Coal Camp Photos

Continued from preceeding page

From Wyoming Tales and Trails

This page: Superior

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Table of Contents
About This Site

Western Meat Market, after fire of December 28, 1913, Superior, Wyo.

On December 28, 1913, a fire struck South Superior. In addition to the Meat Market, a hall; the Workingmen's Commercial, a mercantile establishment; and two saloons burned.

Superior, Wyo., Dairy, approx. 1913.

Second Floor Stage, Superior Miners' Temple. Photo courtesy of Library of Congress, Prints and Photographs Division

With the Depression came a reduction of both freight and passenger trains on the UPRR and the closure of many mines in Sweetwater County. Additionally, the mines in Superior began to exhaust their reserves. As a result Superior declined from a population of 1580 in 1920, to a population of only 241 in 1930. With the reduction in employment, ultimately the unions were required to sell the Temple. And in the 1960's, as discussed below, with the closure of the last mine in the area, the building was abandoned to the elements. In 1923, the "A" mine closed. In 1937 the "E" mine closed and in 1939 the "B" mine closed.

Miners from the "D" mine, 1943. Photo courtesy of Anadarko Petroleum Corporation.

The miners in the photo were gathered as a result of winning a safety award. The following year, 1944, the last of the original mines, the "D" mine closed. In 1937, however, The Company began a program of modernization. In 1939, production started in the D. O. Clark mine with modern mechancial equipment.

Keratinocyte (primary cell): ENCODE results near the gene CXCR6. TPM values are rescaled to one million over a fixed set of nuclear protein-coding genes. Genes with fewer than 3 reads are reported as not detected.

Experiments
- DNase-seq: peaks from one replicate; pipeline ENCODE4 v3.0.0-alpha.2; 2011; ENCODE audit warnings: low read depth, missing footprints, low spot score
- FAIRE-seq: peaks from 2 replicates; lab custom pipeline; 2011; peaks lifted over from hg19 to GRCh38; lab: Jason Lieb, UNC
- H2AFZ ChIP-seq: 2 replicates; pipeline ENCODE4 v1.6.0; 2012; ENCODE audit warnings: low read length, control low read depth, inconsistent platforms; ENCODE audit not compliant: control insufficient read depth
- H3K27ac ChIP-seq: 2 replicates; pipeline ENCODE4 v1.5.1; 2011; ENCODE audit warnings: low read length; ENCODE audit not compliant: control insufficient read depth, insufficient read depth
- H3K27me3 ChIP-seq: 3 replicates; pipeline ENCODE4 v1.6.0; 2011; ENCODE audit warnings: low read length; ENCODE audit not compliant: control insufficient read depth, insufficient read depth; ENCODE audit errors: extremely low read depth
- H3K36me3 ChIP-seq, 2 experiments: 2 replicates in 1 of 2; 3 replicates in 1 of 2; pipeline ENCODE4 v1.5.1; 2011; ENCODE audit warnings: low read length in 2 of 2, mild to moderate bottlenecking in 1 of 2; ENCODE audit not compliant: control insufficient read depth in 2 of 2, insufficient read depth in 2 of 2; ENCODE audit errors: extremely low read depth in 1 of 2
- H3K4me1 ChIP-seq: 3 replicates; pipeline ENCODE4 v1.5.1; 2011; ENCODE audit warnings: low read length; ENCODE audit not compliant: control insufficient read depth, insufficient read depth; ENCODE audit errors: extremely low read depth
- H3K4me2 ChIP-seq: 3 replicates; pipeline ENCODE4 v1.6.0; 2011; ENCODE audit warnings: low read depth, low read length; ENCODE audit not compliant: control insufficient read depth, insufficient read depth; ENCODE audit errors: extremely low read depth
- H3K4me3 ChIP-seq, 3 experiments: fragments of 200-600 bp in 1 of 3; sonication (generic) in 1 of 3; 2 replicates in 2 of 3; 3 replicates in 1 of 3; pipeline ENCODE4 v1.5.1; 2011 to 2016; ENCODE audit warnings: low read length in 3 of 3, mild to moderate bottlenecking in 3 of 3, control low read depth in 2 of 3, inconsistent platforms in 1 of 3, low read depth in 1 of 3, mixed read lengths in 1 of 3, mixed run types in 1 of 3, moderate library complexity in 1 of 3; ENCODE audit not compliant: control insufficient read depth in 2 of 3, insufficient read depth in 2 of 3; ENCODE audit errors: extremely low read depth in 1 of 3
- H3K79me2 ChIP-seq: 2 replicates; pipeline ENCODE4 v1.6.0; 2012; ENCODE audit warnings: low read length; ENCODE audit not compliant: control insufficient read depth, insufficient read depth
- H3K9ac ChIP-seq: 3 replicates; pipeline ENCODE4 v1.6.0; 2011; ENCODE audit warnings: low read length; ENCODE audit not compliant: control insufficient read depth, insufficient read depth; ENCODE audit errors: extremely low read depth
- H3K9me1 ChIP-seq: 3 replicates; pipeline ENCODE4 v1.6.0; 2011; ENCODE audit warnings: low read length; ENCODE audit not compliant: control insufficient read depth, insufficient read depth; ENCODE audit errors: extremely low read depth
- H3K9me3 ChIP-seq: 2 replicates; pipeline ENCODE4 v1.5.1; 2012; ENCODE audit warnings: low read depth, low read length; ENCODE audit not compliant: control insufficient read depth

D. O. Clark Mine, Superior. All Photos of the D. O. Clark mine courtesy of Anadarko Petroleum Corporation.

The D. O. Clark Mine had a steel tipple and a conveyor system rather than a hoist. The mine was named after a former president of the Union Pacific Coal Company, Dyer O. Clark (1841-1921)

"Shortwall" mining machine, D. O. Clark Mine.

Shortwall mining utilizes a continuous mining machine and movable roof supports to cut coal panels 150 to 200 feet wide. Coal is then hauled to the mine face by shuttle cars. Originally, the older mines utilized mules to haul the trams. See next photo.

Mule-drawn tram in unidentified Union Pacific Coal Company mine. Photo courtesy of Anadarko Petroleum Corporation.

Anadarko, whose photographs are displayed on this and and other pages of this website, is a sucessor by merger of Union Pacific Resources. Thus, the Company continues to hold large mineral reserves and lands in Wyoming, Colorado, and Utah and has a unique position in Wyoming with its holdings dating back to the original grants to the Union Pacific Railroad in the 1860's. The Company is also involved with Arco in the development of mineral interests in Alaska and elsewhere.

Trams, D. O. Clark Mine.

The D. O. Clark Mine closed in 1963.

Music this page:

My Sweetheart's The Mule in the Mine

My sweetheart's the mule in the mine
Down below, where the sun never shine
And all day I just sit
And I chew and I spit
All over my sweetheart's behin'.

My sweetheart's the mule in the mine
I drive her without an-y line
On the bumper I sit,
And I chew and I spit
All over my sweetheart's behin'.

Next page: Coal Camps continued.